This letter first appeared in the newsletter Letters from Nova, in the August 2018 edition. Subscribe to receive these letters in your inbox.
A Room Away
“There were places a girl could go, and disappear another way, and keep on living.”
—A Room Away from the Wolves
This letter is about the places where we write, the places where we feel safe enough to let our guard down and get to the achingly honest truth on the page.
Sometimes we go to a place expecting to get work done on the thing we said we were going to write. But then something about where we are—the space, the moment, the swirl of scent and noise and magic in the air—reveals it has something else in mind. Something deeper and more true to you.
When this happens, you need to listen.
The first seeds of A Room Away from the Wolves came to me when I was writing in the very room pictured above. I’d had a stroke of good luck and was offered a residency at an artist colony called Yaddo in Saratoga Springs, New York. I went there for the second time in December of 2014, fully committed to writing an entirely different book that was supposed to come after The Walls Around Us. The story I tell to explain why I decided to abandon that book-in-progress after turning in a draft of it and instead write this other thing about mothers and daughters and magic and city dreams sounds more colorful when I tell you about the ghost.
So yes, while at Yaddo I had a possible-maybe ghost sighting (still not sure if my mind was playing tricks on me) and a fascination with a framed portrait of the colony’s founder in the living room over the fireplace, drawn to it every day and sure she seemed to watch me, no matter where I was in the room, and judge, with a certain glimmer in the eye, if she was pleased with my writing progress that day or not.
That’s part of the story, and maybe you’ll hear me tell it in person at one of my events this fall.
The other part of the story is the attic room.
Residents were assigned rooms to sleep in and work in. (Sometimes it’s the same room.) I’ve heard that if you are given the gift to return, you will not get the same room twice, and that you should never ask for a specific room. Let the fates decide where you belong.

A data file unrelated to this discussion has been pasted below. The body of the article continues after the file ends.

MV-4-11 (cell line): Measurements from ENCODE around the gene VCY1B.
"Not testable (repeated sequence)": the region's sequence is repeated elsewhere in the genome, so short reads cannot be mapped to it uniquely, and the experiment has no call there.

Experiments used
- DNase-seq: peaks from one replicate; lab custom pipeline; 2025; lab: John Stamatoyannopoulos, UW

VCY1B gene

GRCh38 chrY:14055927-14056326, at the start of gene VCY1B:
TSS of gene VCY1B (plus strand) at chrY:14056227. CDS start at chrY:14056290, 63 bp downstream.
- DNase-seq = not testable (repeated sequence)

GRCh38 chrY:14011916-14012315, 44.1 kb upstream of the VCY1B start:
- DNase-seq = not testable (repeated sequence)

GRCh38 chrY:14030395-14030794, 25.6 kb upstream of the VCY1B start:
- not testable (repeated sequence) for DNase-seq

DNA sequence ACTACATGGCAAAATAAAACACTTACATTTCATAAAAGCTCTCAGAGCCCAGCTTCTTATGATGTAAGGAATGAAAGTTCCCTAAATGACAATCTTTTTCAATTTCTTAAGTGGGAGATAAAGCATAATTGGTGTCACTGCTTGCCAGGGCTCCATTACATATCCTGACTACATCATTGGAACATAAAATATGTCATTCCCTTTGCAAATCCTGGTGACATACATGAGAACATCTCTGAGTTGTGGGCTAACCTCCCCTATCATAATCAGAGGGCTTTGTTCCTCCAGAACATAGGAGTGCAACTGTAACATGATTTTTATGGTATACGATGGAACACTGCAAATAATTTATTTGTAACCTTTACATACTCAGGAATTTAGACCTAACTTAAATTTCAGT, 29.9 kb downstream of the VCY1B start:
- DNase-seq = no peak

That December visit, I was assigned the writing studio that had belonged to Sylvia Plath when she was in residence (along with Ted Hughes) in 1959. The room was on the top floor of West House, up a creaky set of stairs set apart from the bedrooms and other studios. It was small, with a ceiling that slanted down, a set of windows facing the driveway and a stretch of trees, and a skylight that was blurred and shadowed and didn’t show much sky. In the room was a recliner, a heavy-footed wooden desk, and a small framed photograph of sheep grazing in a gray field.
It was a tucked-away room. Modest. Not at all grand, like quite a few of the other rooms I got to peek into were. But in 1959, it was the writing studio that belonged to Sylvia Plath. During her time at Yaddo she worked on breakthrough poems and faced struggles and came through on the other side. She wrote in her journal while there that she wanted “to be honest with what I know and have known. To be true to my own weirdnesses.”
Being “true to my own weirdnesses” is the thing I constantly come up against, battling doubt for each book. When I was writing in that attic room, I was compelled to reread Plath’s poems as well as her first and only novel, The Bell Jar. (Once you read Wolves—a girl on her own in New York City, a girl who’s questioned her right and desire to keep living—you may well see the feathery touch of its influence.)